|Publication number||US5474532 A|
|Application number||US 08/343,742|
|Publication date||Dec 12, 1995|
|Filing date||Nov 22, 1994|
|Priority date||Nov 22, 1994|
|Publication number||08343742, 343742, US 5474532 A, US 5474532A, US-A-5474532, US5474532 A, US5474532A|
|Inventors||Dennis L. Steppe|
|Original Assignee||Alcon Laboratories, Inc.|
|Export Citation||BiBTeX, EndNote, RefMan|
|Patent Citations (28), Non-Patent Citations (2), Referenced by (82), Classifications (4), Legal Events (5)|
|External Links: USPTO, USPTO Assignment, Espacenet|
This invention relates generally to the field of microsurgical instruments and more particularly to microsurgical instruments used in posterior segment ophthalmic surgery.
The posterior segment (i.e. behind the natural lens) of the eye is filled with a clear, jellylike substance called the vitreous. As a result of disease or trauma to the eye, the vitreous must be removed. A typical microsurgical instrument used in the removal of the vitreous has a hollow outer tube and a hollow inner tube containing a cutting edge. The inner tube generally either reciprocates or rotates within the outer tube. Prior art vitreous cutters are more fully described, for example, in U.S. Pat. Nos. 3,815,604 (O'Malley, et al.), 4,577,629 (Martinez), 4,986,827 (Akkas, et al.), 5,176,628 (Charles, et al.) and 5,284,472 (Sussman, et al.), the entire contents of which are incorporated herein by reference.
Prior art vitreous cutters generally operate by drawing a vacuum in the interior of the inner tube. As the inner tube reciprocates or rotates, this vacuum is introduced to the interior of the eye through a port on the distal tip of the outer tube. When the distal tip is placed near the vitreous, the vacuum causes the vitreous to be drawn through the port and into the interior of the outer needle, where the vitreous is sheared or cut by the cutting blade on the moving inner tube as the edge of the blade slides over the port with a frictional fit. This movement of the inner tube over the port in the outer tube causes the port to be sealed, thereby allowing the vitreous not drawn into the port to spring back to its original position. This movement of the vitreous is not desirable because the vitreous is attached to the retina, and excessive vitreous movement can cause retinal detachment.
One prior art device, disclosed in U.S. Pat. No. 5,284,472 (Sussman, et al.) provides a window or a vent behind the leading edge of the cutting blade so that the vacuum is continuously applied to the vitreous as the vitreous is being cut. The device disclosed in this patent, however, has a reciprocating inner tube that moves longitudinally back and forth along the length the outer tube. In comparison, as can be seen in U.S. Pat. No. 5,176,628 (Charles, et al.), rotary cutters have a cutting blade formed by a notch cut in the inner tube. The Charles, et al., notched rotary cutting blade is substantially similar to the reciprocating vented inner tube of Sussman, et al. With a rotary cutter, as the inner tube rotates, vacuum is applied to the vitreous only so long as the notch in the inner tube is aligned with the port in the outer tube, and as the notched portion of the inner tube rotates out of alignment with the port in the outer tube, the unnotched portion of the inner tube seals the port in the outer tube, thereby releasing the uncut vitreous from the vacuum.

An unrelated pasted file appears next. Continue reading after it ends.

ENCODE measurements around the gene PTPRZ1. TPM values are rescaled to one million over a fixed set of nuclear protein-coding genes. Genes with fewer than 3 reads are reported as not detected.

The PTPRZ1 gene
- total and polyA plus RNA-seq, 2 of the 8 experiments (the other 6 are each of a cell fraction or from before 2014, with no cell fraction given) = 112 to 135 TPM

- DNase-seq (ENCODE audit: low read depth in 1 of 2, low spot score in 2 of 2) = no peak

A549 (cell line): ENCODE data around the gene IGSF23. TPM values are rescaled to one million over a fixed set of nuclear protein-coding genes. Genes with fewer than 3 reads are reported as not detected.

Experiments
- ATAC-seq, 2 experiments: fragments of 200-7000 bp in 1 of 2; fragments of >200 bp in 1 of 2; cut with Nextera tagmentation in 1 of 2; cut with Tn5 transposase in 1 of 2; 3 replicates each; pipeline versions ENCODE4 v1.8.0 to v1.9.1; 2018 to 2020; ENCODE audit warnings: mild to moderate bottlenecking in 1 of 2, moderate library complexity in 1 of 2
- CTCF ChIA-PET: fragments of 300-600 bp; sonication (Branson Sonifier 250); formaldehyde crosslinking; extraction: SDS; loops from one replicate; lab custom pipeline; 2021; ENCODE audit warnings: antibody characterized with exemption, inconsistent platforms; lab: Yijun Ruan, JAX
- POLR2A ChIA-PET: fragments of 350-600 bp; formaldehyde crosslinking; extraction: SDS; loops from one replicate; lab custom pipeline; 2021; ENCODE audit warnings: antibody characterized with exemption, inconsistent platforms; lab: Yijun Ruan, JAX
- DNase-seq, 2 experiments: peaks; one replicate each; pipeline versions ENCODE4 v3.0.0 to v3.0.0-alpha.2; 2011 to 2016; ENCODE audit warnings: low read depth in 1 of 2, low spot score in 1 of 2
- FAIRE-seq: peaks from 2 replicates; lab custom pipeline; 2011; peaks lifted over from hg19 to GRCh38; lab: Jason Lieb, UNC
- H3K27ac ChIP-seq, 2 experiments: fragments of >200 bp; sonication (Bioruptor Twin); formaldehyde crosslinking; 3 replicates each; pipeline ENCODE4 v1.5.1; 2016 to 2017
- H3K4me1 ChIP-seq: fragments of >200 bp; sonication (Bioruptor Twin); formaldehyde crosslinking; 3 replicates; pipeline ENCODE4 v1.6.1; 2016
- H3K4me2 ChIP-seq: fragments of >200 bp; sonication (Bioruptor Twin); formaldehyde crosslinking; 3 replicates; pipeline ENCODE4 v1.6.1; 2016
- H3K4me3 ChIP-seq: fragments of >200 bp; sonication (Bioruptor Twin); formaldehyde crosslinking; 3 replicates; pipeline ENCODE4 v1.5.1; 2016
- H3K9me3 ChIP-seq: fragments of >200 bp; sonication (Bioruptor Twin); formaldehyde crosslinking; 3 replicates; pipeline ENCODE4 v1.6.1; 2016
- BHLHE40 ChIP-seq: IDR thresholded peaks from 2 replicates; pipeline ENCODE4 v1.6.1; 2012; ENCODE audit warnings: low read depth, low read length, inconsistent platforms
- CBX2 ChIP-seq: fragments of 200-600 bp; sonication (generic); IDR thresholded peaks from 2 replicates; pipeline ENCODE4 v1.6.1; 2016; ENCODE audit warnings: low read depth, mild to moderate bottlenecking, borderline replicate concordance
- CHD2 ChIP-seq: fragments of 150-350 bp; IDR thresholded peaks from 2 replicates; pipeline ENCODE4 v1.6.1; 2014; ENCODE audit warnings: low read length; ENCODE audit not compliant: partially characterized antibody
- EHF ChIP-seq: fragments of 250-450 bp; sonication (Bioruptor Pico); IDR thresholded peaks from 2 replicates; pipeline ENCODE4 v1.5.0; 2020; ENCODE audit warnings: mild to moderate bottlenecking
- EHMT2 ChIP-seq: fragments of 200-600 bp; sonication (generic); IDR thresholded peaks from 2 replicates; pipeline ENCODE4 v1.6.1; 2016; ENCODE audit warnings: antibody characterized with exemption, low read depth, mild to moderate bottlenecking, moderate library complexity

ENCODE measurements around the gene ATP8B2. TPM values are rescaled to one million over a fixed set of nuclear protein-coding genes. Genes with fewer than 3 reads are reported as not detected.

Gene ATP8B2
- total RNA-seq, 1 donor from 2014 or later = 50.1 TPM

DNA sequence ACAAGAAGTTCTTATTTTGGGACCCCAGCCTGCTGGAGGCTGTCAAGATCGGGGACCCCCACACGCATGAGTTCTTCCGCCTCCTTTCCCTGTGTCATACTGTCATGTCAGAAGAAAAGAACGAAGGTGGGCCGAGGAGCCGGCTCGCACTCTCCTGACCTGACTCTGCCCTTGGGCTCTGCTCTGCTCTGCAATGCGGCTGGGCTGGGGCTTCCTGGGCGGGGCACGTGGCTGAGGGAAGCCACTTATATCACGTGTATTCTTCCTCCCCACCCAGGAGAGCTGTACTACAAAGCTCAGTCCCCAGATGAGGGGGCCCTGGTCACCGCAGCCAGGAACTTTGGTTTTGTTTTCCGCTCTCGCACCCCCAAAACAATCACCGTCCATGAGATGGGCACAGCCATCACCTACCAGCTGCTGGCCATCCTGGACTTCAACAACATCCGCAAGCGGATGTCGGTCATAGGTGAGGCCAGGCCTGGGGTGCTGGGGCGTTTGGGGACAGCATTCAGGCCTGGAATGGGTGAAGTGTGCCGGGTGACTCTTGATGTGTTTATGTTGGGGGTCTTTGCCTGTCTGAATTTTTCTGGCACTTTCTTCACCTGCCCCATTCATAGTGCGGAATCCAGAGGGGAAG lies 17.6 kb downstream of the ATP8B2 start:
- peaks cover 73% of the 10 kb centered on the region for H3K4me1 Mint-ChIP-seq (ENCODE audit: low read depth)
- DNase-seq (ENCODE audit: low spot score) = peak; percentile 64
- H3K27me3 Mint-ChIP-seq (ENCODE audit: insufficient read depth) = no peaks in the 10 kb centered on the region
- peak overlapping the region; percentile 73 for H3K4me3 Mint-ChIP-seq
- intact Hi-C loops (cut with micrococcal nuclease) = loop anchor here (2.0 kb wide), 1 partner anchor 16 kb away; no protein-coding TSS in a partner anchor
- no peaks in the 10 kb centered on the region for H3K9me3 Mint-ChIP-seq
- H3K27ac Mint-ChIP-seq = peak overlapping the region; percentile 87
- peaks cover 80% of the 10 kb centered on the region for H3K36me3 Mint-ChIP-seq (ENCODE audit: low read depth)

Accordingly, a need continues to exist for a rotary vitreous cutter having a cutting blade that reduces movement of the vitreous during cutting.
The present invention improves upon prior art devices by providing a cutting blade for a rotary vitreous cutter having a plurality of openings separated by a cutting bar with two cutting edges. The use of at least two openings permits one of the openings always to be in communication with the cutting port in the outer tube as the cutting blade oscillates. As a result, vacuum is constantly applied to the vitreous being cut, thereby helping to reduce unwanted vitreous movement.
Accordingly, one objective of the present invention is to provide an improved cutting blade for a rotary vitreous cutter.